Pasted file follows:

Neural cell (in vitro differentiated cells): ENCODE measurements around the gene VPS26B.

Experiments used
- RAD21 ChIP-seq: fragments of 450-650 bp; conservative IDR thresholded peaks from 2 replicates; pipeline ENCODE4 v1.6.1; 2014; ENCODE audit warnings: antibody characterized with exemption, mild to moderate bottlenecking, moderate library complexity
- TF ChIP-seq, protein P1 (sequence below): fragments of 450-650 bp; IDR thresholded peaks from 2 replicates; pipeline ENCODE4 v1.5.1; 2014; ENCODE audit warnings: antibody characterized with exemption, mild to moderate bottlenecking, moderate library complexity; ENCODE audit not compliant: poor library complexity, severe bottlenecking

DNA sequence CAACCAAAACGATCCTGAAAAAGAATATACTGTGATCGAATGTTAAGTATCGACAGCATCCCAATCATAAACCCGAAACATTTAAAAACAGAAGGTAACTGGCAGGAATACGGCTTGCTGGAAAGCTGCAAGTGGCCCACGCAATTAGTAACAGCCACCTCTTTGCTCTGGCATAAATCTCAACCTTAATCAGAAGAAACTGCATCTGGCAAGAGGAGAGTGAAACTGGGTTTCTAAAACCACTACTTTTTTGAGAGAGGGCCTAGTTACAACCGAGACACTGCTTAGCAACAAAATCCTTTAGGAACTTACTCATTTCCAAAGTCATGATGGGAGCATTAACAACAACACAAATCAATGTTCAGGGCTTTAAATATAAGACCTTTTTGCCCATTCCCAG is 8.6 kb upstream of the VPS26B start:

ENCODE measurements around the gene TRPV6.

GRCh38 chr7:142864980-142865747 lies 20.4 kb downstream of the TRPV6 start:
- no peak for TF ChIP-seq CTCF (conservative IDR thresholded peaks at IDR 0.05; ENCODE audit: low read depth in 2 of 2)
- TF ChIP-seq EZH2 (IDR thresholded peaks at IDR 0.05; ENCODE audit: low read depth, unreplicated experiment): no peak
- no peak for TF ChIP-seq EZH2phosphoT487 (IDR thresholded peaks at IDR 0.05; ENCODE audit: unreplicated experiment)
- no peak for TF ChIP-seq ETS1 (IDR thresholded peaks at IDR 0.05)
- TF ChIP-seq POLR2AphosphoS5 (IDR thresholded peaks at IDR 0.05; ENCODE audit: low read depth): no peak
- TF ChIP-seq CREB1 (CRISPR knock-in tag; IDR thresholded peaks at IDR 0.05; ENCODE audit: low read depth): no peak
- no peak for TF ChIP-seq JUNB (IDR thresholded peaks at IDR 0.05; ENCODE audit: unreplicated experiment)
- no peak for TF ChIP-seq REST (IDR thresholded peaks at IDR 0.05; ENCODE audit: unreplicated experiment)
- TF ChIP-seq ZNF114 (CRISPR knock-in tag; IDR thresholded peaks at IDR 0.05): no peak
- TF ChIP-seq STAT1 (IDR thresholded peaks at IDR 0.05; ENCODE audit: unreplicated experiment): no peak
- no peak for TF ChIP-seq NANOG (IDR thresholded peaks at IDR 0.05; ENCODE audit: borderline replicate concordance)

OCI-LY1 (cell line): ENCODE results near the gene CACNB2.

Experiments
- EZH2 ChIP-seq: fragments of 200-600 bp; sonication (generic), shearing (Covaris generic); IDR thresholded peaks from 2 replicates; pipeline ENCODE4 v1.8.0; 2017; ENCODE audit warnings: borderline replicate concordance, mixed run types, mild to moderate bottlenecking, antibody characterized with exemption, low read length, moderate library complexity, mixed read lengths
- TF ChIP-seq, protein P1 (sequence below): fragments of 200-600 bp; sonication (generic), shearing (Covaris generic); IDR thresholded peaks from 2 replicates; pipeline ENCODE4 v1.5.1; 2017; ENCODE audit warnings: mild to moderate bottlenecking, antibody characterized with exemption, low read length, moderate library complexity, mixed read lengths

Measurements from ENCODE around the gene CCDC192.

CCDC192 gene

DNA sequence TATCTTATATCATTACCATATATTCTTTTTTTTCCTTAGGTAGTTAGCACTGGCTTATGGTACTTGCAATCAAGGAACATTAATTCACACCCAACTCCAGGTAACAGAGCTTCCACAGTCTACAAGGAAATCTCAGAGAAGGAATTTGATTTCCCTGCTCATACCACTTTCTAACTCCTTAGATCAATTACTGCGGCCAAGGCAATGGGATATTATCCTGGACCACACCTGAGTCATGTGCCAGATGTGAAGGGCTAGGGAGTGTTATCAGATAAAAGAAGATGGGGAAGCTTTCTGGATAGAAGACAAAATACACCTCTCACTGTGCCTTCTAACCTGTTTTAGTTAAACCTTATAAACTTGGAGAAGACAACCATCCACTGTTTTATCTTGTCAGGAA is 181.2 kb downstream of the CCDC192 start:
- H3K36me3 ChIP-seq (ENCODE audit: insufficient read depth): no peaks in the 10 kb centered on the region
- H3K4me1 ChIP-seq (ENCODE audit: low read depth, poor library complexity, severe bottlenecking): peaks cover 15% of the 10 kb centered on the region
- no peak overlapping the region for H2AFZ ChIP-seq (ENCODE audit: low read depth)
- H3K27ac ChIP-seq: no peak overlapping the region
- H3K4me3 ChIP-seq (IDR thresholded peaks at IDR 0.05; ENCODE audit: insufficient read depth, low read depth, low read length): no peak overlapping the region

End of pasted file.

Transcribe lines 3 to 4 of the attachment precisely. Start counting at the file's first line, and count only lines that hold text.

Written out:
- RAD21 ChIP-seq: fragments of 450-650 bp; conservative IDR thresholded peaks from 2 replicates; pipeline ENCODE4 v1.6.1; 2014; ENCODE audit warnings: antibody characterized with exemption, mild to moderate bottlenecking, moderate library complexity
- TF ChIP-seq, protein P1 (sequence below): fragments of 450-650 bp; IDR thresholded peaks from 2 replicates; pipeline ENCODE4 v1.5.1; 2014; ENCODE audit warnings: antibody characterized with exemption, mild to moderate bottlenecking, moderate library complexity; ENCODE audit not compliant: poor library complexity, severe bottlenecking